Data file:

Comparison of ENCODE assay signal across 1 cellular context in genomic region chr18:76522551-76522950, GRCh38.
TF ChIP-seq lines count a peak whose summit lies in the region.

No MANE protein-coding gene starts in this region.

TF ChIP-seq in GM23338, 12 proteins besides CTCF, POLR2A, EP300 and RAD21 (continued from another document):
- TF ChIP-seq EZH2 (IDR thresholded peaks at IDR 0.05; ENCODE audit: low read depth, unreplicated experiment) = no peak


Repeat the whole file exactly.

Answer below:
Comparison of ENCODE assay signal across 1 cellular context in genomic region chr18:76522551-76522950, GRCh38.
TF ChIP-seq lines count a peak whose summit lies in the region.

No MANE protein-coding gene starts in this region.

TF ChIP-seq in GM23338, 12 proteins besides CTCF, POLR2A, EP300 and RAD21 (continued from another document):
- TF ChIP-seq EZH2 (IDR thresholded peaks at IDR 0.05; ENCODE audit: low read depth, unreplicated experiment) = no peak